What Should You Know About Your Baby's Umbilical Cord?
A clamp is placed on the umbilical cord before it is cut. The clamp can be removed when the cord has dried, usually before your baby leaves the hospital.
The cord begins to dry and shrink. The color changes from pale to dark brown and it may look like a scab. The cord falls off by itself in about two to three weeks.
Because the umbilical cord may be a place for infection to enter your baby's body, it is important to care for it properly.
Umbilical Cord Care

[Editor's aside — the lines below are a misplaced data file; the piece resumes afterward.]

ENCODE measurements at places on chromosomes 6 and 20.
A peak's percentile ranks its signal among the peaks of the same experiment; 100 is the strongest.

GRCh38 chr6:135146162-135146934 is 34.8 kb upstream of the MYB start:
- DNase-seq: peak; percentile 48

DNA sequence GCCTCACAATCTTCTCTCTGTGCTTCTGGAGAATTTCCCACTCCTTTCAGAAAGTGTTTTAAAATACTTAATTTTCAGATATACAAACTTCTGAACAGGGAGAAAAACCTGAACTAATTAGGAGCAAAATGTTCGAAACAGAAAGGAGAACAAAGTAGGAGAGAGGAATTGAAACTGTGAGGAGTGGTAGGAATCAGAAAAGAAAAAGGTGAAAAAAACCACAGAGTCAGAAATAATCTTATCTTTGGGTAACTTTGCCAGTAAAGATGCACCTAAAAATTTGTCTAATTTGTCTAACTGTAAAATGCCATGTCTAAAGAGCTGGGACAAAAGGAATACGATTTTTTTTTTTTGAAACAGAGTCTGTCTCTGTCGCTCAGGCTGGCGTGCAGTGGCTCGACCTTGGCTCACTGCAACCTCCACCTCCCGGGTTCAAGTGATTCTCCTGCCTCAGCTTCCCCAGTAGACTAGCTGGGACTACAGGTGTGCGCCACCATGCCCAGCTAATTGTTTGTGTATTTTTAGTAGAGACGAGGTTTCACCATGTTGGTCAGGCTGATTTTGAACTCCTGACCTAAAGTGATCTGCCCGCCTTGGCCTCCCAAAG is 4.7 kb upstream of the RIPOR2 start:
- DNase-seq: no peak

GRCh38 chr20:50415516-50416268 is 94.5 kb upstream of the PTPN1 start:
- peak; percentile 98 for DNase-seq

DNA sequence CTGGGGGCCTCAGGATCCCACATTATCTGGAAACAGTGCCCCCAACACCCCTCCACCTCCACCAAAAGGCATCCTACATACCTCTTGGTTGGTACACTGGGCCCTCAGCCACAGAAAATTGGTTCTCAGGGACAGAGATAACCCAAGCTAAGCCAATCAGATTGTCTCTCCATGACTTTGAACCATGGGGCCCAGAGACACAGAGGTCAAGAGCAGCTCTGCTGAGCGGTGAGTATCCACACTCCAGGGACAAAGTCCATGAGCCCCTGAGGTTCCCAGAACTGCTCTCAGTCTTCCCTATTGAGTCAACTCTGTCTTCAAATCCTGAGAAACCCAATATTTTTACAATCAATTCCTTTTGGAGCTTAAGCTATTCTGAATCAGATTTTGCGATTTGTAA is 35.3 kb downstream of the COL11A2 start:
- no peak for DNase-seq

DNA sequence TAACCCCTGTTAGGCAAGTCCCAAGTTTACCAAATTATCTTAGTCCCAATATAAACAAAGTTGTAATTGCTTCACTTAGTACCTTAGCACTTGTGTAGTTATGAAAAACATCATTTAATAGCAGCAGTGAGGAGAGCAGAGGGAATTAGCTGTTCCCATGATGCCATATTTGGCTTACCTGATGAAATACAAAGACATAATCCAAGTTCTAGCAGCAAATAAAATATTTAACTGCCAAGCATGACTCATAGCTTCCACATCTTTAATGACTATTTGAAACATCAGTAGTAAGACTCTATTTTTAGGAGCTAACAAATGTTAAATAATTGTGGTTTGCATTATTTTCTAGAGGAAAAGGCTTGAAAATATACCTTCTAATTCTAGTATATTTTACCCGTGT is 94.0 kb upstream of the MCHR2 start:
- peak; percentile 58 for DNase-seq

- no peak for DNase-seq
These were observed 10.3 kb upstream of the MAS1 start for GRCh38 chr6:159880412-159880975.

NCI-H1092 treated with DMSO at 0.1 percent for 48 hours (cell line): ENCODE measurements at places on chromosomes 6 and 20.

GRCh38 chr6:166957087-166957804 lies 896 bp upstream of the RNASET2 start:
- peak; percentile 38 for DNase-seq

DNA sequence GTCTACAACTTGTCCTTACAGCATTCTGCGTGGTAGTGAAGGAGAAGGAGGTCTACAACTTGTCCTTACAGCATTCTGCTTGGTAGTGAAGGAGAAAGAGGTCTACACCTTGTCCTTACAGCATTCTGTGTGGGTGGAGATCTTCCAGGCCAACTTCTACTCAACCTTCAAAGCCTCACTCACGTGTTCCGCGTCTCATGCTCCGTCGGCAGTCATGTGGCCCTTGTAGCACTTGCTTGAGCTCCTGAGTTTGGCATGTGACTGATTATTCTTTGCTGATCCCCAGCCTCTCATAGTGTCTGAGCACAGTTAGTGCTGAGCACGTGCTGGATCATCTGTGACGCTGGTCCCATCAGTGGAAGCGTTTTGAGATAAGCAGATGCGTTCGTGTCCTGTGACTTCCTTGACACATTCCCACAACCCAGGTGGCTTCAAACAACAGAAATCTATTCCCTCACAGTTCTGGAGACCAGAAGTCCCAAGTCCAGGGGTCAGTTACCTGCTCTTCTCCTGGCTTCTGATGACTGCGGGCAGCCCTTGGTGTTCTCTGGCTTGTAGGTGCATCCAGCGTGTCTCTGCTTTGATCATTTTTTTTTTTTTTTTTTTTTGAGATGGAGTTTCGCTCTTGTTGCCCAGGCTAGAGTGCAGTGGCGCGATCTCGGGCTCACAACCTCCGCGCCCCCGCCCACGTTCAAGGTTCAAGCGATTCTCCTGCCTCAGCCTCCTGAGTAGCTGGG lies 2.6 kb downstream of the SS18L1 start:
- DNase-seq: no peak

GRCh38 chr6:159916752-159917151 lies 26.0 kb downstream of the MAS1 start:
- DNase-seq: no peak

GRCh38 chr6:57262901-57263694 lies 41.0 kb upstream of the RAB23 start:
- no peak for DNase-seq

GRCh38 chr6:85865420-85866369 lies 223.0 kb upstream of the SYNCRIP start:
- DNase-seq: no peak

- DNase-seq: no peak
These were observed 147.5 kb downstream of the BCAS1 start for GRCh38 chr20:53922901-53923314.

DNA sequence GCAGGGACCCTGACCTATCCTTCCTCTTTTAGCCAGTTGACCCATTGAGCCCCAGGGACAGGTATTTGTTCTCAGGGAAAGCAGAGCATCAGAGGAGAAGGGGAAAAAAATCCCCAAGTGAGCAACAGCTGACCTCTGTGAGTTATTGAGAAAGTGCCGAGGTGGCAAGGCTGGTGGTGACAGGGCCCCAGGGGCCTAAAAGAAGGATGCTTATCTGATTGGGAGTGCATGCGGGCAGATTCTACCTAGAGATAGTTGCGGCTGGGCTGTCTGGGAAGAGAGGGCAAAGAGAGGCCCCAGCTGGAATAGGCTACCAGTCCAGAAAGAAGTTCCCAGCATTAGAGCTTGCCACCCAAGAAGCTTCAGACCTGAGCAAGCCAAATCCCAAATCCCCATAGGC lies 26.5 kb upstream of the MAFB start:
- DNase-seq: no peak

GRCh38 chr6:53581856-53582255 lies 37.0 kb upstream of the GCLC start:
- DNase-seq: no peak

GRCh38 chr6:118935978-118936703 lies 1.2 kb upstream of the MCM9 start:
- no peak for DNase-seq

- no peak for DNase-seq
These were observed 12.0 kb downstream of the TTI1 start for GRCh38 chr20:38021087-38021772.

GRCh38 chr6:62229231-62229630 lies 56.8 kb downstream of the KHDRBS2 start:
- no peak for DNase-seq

- When the umbilical cord becomes wet with urine, gently clean the base of the umbilical cord with mild soap and warm water. Rinse the area and pat it dry.
- Keep the belly button area dry. You may need to fold the top of the diaper down.
- Change your baby’s diaper frequently, with every feeding. A wet diaper on the cord keeps the cord from drying and increases the risk of infection.
- Do not bathe your baby in a tub or sink until the cord falls off. You may give your baby a sponge bath until then.
- When the cord falls off, you might notice a small pink area in the bottom of the belly button. This is expected, and normal skin will grow over it.
- Do not pull the cord off yourself, even if it is hanging on just by a thread.
Call Your Child's Doctor If:
Call your baby’s doctor for the following signs of an infection in the belly button:
- Warmer than the skin around it
- Tender to the touch
- Drainage or bad odor